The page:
Extending the Supplemental Leverage Ratio is Essential to Main Street

SIFMA believes there is a definitive need to extend the interim final rule (IFR) for bank holding companies that provides a temporary exclusion of U.S. Treasury securities and deposits at the Federal Reserve Banks from the Supplementary Leverage Ratio (SLR).  As we noted in our recent comment letter to the Federal Reserve System, “banking organizations have played a pivotal role in market stability by extending credit, accepting deposits, and intermediating the capital markets throughout the cycle. The extension of the IFR is critical to the continued ability of banking organizations to continue accepting deposits and acting as intermediaries in the U.S. Treasury market.  Additionally, it is crucially important that the Federal Reserve communicate their intentions regarding the IFR in the very near future to prevent any unnecessary disruptions.”

Below we answer several questions on the IFR and the SLR to further illustrate its importance to the smooth functioning and stability of our markets.

Q:  What are leverage ratios?

A:  Leverage Ratios are risk agnostic capital requirements which are intended to compliment Risk Based Capital rules, acting as a backstop and ensure banks’ balance risk appetite with size. Generally, a leverage ratio is a measure of total capital to total assets plus select off balance sheet exposures depending on the leverage ratio requirement.  All U.S. banks and bank holding companies are subject to leverage ratio requirements. There are different leverage requirements based on the size and systemic importance of a bank, but all of the U.S. leverage ratios are higher than the Basel rules.

Q:  Why did the banking agencies issue an Interim Final Rule (IFR) which temporarily exempts U.S. Treasuries and deposits at the Federal Reserve from the SLR?

A:  The Federal Reserve and the other banking agencies[2] acknowledged in the preambles of the Interim Final Rules (IFR) that the combined U.S.  “… response to COVID-19 has notably increased the size of the Federal Reserve’s balance sheet and resulted in a large increase in the number of reserves in the banking system.” Moreover, the banking agencies acknowledged that during the dislocation “market participants have liquidated a high volume of assets and deposited the cash proceeds with banking organizations in recent weeks, further increasing the size of banking organizations’ balance sheets.”  Looking forward, the Federal Reserve stated their balance sheet “…will continue to expand in the near term, as asset purchases continue.” They also concluded rightfully that “The ability of institutions to hold certain assets, most notably deposits held at a Reserve Bank for a depository institution and Treasury securities, is essential to market functioning, financial intermediation, and funding market activity, particularly in periods of financial uncertainty.”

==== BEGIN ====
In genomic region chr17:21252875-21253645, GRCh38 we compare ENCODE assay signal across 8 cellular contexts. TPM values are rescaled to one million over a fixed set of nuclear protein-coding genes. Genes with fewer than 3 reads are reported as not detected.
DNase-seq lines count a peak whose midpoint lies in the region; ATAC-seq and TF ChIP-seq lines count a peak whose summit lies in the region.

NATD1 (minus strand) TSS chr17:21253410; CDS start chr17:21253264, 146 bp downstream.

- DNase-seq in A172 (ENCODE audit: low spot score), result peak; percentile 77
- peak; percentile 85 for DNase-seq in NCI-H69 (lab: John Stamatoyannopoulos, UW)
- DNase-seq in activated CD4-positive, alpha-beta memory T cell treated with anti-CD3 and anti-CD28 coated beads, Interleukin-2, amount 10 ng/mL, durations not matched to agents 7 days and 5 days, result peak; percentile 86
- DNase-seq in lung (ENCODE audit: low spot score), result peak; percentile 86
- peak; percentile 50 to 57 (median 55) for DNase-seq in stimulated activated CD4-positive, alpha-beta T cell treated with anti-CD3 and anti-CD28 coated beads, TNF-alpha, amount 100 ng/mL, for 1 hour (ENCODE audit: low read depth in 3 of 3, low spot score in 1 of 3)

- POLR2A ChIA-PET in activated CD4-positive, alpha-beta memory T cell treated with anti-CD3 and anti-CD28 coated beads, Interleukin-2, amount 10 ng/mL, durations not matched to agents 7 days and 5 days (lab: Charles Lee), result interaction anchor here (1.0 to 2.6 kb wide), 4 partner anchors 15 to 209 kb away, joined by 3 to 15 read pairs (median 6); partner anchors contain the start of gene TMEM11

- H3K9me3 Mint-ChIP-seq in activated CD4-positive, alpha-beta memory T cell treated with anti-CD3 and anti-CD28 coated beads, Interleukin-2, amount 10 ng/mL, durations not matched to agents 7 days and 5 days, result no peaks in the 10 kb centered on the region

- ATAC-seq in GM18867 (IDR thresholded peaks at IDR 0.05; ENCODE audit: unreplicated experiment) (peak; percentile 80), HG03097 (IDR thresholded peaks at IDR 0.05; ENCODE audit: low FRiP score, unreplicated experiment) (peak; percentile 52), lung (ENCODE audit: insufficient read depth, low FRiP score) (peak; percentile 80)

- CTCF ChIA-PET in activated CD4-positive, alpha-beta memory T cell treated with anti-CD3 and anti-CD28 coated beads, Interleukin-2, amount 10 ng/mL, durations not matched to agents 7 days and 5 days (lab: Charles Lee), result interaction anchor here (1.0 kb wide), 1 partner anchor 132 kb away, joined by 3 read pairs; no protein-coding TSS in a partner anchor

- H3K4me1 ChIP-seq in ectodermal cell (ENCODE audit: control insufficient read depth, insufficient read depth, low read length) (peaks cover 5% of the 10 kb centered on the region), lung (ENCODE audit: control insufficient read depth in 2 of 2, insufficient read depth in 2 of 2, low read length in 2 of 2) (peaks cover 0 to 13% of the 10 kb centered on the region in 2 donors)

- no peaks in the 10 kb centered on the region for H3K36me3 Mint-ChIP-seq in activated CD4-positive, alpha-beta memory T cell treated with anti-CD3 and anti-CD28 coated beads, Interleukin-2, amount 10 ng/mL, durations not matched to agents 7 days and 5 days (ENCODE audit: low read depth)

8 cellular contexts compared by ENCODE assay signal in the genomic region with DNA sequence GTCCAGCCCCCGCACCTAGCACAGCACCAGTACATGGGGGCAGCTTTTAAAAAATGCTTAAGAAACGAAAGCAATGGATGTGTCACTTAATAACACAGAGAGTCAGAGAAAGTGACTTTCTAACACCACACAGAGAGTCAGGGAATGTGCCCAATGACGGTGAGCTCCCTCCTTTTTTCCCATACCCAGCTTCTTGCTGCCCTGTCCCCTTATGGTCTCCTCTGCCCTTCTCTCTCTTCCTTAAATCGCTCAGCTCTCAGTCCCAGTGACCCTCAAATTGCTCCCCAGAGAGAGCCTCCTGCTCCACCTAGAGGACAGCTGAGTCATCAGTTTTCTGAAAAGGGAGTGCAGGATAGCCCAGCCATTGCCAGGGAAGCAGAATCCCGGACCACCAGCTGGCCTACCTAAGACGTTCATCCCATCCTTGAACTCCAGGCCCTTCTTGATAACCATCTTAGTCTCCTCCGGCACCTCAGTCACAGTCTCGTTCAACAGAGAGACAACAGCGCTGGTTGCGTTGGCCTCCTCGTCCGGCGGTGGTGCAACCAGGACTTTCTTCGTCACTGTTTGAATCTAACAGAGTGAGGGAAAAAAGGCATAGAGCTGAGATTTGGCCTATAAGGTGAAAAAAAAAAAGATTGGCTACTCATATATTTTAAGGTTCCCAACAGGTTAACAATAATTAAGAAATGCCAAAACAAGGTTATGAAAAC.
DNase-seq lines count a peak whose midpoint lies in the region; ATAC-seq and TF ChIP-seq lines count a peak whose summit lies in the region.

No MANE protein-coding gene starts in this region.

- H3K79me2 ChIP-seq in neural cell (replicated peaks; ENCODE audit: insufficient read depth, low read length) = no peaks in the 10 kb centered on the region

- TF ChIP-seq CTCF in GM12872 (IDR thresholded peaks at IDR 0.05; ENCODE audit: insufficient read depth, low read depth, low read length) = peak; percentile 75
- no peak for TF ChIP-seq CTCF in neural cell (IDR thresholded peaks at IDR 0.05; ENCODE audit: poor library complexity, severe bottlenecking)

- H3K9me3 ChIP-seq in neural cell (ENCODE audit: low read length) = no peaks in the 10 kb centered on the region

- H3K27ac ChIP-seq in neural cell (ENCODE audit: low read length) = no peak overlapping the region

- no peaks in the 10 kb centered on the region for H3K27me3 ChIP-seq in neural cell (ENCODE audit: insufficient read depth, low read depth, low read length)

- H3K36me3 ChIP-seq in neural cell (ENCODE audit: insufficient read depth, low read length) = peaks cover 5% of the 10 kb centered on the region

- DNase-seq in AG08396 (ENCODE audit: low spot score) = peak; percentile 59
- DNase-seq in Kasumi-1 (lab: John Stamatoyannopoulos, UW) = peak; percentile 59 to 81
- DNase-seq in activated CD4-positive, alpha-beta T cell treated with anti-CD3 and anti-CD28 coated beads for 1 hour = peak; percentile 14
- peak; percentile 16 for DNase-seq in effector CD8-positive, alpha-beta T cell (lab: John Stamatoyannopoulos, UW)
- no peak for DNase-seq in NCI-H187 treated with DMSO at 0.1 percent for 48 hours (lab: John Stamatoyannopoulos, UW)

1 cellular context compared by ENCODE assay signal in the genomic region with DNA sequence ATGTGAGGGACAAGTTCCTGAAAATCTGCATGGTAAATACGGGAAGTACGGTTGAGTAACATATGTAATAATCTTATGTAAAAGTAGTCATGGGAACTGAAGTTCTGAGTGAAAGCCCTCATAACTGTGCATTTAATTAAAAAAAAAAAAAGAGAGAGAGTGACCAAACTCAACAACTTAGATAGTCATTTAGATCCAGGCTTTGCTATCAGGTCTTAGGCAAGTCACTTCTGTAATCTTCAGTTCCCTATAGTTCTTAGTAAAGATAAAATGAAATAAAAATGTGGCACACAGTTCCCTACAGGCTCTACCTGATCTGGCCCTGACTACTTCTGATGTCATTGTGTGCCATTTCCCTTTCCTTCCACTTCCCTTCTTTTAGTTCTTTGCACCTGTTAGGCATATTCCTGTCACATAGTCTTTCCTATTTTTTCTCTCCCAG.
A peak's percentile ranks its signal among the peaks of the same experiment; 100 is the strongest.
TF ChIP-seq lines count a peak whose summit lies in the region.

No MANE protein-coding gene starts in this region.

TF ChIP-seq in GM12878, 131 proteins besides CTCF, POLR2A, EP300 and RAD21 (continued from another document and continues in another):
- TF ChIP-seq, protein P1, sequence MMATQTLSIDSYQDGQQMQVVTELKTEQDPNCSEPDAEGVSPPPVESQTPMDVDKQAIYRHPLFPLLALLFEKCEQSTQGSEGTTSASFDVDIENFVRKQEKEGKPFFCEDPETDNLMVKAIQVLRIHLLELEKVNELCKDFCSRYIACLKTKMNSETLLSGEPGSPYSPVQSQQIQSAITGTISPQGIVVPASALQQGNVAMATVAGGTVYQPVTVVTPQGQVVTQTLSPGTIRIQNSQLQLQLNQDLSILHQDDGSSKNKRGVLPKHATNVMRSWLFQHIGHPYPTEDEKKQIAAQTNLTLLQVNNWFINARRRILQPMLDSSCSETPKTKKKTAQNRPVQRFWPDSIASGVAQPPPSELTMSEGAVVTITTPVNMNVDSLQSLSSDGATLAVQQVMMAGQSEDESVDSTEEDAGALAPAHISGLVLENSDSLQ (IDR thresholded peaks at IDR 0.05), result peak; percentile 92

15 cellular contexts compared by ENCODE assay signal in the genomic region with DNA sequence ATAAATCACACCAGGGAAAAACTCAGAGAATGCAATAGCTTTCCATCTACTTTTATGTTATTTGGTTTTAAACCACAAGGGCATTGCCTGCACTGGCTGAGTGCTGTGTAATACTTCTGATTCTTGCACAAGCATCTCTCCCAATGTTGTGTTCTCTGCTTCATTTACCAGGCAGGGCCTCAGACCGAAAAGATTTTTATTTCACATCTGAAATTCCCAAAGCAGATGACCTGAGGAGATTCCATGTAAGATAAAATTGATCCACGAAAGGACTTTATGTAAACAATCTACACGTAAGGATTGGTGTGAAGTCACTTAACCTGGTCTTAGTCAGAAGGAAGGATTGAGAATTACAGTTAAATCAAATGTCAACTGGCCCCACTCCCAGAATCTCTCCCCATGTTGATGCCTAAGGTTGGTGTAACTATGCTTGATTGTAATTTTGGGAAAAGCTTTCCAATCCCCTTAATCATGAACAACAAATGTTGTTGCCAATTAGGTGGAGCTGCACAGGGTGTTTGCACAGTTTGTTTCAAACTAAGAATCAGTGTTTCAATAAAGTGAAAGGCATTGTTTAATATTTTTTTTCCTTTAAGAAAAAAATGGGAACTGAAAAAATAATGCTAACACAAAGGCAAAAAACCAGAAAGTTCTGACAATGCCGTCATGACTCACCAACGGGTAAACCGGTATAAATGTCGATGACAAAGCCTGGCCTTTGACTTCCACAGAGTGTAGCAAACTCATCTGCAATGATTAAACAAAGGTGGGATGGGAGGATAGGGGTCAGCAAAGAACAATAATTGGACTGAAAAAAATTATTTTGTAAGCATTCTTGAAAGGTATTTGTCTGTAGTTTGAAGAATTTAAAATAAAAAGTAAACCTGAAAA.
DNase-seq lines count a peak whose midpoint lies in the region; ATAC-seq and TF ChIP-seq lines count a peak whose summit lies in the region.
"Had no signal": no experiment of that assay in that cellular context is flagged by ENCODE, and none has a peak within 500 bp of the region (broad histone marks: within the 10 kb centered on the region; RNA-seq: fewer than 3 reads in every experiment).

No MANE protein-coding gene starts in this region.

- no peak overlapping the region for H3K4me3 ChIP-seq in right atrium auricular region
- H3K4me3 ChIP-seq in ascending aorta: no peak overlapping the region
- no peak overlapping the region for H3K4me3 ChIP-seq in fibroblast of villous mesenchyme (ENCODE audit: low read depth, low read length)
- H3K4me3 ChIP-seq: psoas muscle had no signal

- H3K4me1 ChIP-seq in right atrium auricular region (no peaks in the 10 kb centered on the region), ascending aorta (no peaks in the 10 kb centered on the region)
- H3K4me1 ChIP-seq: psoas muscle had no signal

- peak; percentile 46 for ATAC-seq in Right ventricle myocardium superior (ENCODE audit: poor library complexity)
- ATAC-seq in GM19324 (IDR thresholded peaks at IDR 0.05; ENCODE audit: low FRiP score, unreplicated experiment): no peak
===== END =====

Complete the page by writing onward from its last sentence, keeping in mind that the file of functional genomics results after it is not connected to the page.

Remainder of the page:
As we will illustrate below, all the factors that lead to the Agencies’ initial decision to exempt U.S. Treasury securities and deposits held at the Federal Reserve Banks not only continue today but are even more compelling given the enormity of the continued U.S. Government response (stimulus), expected U.S. Treasury issuance in 2021 and the Fed’s ongoing quantitative easing.

Q:  Why should the Fed extend the IFR?

A:  Extending the IFR is critical to the financial stability of the markets, households and the U.S. government. It will permit banks to absorb the swell of deposits from the retail and wholesale markets which have been prompted by the U.S. and the Federal Reserve’s response to the COVID 19 pandemic.  Moreover, it will provide much needed capacity for the largest primary dealers which are bank affiliated so that they may continue to participate substantially in the unprecedented large size offerings expected at future U.S. Treasury security auctions.

Q:  What happens if the IFR is not extended?

A:  Banks are capable of satisfying leverage ratio requirements should the temporary exemption be removed. However, given the enormity of U.S. government and Federal Reserve actions over the past year and what is expected this year, banks will need to be increasingly selective regarding growth and, in particular, the growth of deposits and U.S. Treasury Holdings. Practically, that means that banks will turn away deposits by charging customers for maintaining balances (aka negative rates). In U.S. Treasury auctions, firms may reduce bid size or require higher rates for larger bids. This will immediately impact the rates that the U.S. will pay for debt and hike the cost of financing the U.S. debt borne by taxpayers and, ultimately, all other borrowers because these rates materially impact the rate charged for all other borrowing. Moreover, the “price” of U.S. treasury funding is an important benchmark for pricing other products including those offered to consumers such as mortgage loans. The increase in US Treasury rates will bleed into the cost of credit for retail and corporate borrowers.